Depending on who’s prognosticating, 2017 will be the year when social media become the answer to the media clutter and better marketing—or the year social media are lost in a sea of fake news and meaningless impressions and likes. The truth for most organizations will likely be somewhere in between. Certainly the deluge of fake news, the highly publicized use of social media for propaganda purposes, and the lack of business results for many organizations has dampened senior leadership’s enthusiasm for these channels.
In fact, chances are good that social media, and the metrics that are needed to measure their effectiveness, will probably be found in the marketing department. The function, which began in PR with organic conversations with customers and the media, is now increasingly being moved into paid digital marketing groups, according to the 2016 Social Media Marketing Report from Simply Measured.
From a measurement perspective, this makes perfect sense. Sure, social has its own “engagement” metrics that relate to specific campaigns or initiatives, but ultimately the goals are the same: to sell stuff, grow lists and strengthen relationships. Most of which are best measured via digital analytics.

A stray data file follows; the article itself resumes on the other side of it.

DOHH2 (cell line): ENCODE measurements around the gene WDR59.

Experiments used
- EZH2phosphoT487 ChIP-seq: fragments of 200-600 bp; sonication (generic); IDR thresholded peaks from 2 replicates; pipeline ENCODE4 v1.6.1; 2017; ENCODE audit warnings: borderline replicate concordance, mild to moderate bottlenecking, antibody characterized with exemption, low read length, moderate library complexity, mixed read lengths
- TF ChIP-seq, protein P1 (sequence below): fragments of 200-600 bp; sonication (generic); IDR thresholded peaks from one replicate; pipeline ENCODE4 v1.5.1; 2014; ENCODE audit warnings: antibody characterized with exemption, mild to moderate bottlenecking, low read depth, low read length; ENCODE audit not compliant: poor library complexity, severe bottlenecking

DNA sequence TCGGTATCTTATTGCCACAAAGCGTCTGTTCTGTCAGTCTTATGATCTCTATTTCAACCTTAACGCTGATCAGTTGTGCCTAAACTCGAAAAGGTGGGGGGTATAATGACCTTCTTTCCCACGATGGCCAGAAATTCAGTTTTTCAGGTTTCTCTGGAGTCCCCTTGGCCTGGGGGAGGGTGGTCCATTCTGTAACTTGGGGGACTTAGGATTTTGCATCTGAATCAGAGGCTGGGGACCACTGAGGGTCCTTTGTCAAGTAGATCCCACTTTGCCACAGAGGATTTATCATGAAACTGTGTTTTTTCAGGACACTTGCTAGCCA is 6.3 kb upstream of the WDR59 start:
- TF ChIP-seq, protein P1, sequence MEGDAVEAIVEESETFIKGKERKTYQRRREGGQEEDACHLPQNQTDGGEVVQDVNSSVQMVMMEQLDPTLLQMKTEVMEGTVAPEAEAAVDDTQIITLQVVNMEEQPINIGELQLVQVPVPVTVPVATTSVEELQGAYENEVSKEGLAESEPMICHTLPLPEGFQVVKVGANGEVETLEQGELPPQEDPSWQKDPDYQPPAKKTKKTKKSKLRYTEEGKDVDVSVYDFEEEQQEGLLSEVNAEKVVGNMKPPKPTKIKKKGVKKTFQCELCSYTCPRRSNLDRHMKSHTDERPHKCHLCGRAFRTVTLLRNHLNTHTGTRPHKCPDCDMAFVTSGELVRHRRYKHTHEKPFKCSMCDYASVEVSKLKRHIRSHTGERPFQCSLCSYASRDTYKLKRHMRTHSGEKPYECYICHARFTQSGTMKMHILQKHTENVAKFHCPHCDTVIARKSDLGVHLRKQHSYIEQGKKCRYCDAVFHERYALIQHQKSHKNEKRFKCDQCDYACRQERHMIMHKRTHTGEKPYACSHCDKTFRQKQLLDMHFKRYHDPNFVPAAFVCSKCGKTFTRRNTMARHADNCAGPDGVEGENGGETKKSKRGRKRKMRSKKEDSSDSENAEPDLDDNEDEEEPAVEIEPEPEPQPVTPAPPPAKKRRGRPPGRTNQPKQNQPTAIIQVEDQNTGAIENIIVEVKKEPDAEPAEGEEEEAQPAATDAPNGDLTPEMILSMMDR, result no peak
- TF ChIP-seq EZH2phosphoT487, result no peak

The other reality is that the realignment of many social media functions from PR into marketing is an indication that paid social is overtaking earned and organic social in the marketing mix. In part, this has occurred because social media and their myriad metrics have introduced a whole new landscape of accountability to communication professionals. In the early days, it was exciting and interesting to watch how a piece of content would generate likes and shares. Or to see how just one tweet could bring you so many retweets or new followers.
Then Facebook and Twitter started adding metrics like “engagement,” with their own specific formulas,...
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